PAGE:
Article by Kevin O’Marah, Chief Content Officer, SCM World
I’ve been pitching Africa as a supply chain growth imperative for a while now. Our recent and bullish Africa report has had some pretty good reviews, making me confident that things are ready to happen. But one caveat keeps surfacing: the talent gap. What to do about finding, developing and managing people who are savvy about local conditions, but also sophisticated enough to navigate the waters at global headquarters?
The talent problem in emerging markets is certainly not unique to Africa. We have consumer goods companies probing this question as it relates to entering China, hi-tech companies facing the issue in Latin America, and industrials wrestling with it in India. So much opportunity, but so few qualified people, and unfortunately expats don’t solve the problem since their skills mix is wrong and most are short-timers anyway.
Here is one idea that may help – at least in Africa.
South Africa leading the way
This past week I spent two full days moderating a CEO roundtable with leaders from eight big South African companies. The event was noteworthy because it comprised top bosses drilling into how supply chain affects business value. It reached deeper into the business agenda of this group of leaders than anything I’ve seen in the US or Europe.
Had this meeting been assembled by the World Economic Forum and held at Davos, I’d have been impressed, but not surprised. Instead it was arranged by SAPICS, the South African premier channel partner of APICS – a talent development organisation with headquarters in Chicago, USA, and a somewhat less-than-glamorous image.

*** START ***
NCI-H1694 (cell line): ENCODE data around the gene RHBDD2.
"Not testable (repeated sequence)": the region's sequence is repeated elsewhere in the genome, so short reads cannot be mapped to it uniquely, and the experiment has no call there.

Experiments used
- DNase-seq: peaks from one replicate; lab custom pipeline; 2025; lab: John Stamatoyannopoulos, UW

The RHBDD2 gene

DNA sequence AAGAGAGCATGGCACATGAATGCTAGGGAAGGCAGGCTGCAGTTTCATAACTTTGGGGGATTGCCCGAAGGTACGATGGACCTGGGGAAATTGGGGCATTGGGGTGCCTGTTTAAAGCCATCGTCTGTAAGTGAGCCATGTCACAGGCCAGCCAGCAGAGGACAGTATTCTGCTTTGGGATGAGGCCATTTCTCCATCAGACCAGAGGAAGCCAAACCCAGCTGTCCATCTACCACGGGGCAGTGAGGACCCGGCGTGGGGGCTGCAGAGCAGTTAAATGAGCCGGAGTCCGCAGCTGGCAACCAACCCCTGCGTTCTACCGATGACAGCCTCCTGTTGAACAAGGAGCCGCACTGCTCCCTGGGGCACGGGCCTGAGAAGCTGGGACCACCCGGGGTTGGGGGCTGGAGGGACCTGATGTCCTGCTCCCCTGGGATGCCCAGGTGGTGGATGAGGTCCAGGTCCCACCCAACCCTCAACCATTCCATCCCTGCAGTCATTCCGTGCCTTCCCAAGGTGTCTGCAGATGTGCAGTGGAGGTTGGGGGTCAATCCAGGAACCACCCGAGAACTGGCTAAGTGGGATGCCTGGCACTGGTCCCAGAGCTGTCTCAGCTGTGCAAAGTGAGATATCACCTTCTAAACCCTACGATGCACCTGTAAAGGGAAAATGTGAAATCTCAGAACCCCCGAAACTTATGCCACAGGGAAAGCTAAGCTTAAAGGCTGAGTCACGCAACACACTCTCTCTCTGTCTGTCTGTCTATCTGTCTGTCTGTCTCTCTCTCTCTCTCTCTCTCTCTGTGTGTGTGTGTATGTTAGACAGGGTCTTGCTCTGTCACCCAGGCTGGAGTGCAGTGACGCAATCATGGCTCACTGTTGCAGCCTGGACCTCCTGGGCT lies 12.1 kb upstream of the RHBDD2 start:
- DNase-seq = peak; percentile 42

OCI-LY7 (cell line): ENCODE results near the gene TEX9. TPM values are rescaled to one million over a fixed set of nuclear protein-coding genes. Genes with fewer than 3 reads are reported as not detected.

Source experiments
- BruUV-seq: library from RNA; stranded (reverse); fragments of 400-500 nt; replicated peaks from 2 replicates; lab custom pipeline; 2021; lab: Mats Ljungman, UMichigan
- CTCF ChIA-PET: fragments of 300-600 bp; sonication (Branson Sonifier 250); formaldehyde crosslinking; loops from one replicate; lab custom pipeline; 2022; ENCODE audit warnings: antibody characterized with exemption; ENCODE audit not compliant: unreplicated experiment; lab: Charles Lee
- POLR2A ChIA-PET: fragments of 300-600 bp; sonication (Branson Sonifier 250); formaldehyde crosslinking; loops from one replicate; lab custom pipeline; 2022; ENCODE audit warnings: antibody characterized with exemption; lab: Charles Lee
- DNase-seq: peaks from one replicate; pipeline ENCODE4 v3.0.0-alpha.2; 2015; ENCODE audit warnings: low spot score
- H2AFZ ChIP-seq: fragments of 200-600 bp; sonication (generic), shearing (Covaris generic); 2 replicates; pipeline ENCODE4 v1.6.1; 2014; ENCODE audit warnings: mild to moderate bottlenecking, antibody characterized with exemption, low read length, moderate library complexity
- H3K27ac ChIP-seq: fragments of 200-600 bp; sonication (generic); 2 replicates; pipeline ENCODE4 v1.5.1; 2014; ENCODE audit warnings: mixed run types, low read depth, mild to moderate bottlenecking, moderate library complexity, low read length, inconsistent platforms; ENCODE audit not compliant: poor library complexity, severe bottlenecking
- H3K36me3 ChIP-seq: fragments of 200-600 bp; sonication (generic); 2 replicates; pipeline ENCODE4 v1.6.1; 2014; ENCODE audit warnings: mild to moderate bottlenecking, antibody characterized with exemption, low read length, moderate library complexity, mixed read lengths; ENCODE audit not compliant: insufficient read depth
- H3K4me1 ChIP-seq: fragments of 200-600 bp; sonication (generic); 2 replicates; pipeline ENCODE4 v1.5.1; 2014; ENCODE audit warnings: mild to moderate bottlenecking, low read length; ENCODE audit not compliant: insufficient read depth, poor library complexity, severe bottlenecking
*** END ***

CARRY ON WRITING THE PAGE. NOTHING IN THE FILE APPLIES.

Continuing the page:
SAPICS is empowered to experiment with new ways of bringing business and supply chain together. The influence of these general managers on the SAPICS’ content and engagement strategies is direct as the education agenda is set by business leaders more than by consultants.
Talent development through networking
SAPICS hosts a conference every year in South Africa that draws hundreds of young, ambitious supply chain practitioners from all over the continent. I attended its 30th anniversary event a few years back and left with first-hand accounts of supply chains working in countries from Nigeria and Kenya to the Democratic Republic of the Congo and Zimbabwe.
Hundreds of working supply chain professionals soaked up the education, handed out business cards and tried to get an edge in their careers. The vibe was less like emerging markets and more like Silicon Valley, unlike emerging markets events I’ve been part of in New York or London, where the audience was more worried about looking good than about learning.
Emerging markets talent gap not unbridgeable
The big takeaway is that talent in emerging markets – in this case, Africa – need not be something supply chain leaders have to face alone. SAPICS is a well-established association with events, members and affiliates all over the continent. It is young, but not green, and open to business input. It also has deep institutional support from APICS Supply Chain Council.
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LinkedIn: SAPICS group